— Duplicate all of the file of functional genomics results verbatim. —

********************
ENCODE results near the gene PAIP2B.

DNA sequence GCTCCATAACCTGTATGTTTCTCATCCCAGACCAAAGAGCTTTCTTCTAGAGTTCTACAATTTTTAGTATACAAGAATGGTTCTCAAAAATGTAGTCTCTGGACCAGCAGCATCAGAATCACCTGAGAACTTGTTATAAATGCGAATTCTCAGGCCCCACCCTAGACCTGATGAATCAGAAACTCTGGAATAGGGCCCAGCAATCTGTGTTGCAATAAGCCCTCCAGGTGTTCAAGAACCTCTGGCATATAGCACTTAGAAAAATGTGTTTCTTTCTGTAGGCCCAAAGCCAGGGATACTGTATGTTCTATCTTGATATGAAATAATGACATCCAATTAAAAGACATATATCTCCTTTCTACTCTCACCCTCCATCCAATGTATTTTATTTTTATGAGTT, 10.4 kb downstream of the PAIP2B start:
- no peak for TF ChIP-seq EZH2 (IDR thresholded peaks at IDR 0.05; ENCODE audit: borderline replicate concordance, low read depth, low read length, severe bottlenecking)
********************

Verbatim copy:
ENCODE results near the gene PAIP2B.

DNA sequence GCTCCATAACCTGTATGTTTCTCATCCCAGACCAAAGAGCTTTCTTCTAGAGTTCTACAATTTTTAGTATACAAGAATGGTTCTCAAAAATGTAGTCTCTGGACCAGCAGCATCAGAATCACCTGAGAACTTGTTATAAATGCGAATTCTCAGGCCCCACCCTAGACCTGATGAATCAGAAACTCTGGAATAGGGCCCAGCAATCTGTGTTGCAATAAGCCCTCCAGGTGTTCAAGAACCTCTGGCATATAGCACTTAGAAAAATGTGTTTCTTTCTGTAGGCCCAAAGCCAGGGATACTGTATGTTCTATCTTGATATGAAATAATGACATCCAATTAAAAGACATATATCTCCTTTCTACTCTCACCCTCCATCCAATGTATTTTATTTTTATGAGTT, 10.4 kb downstream of the PAIP2B start:
- no peak for TF ChIP-seq EZH2 (IDR thresholded peaks at IDR 0.05; ENCODE audit: borderline replicate concordance, low read depth, low read length, severe bottlenecking)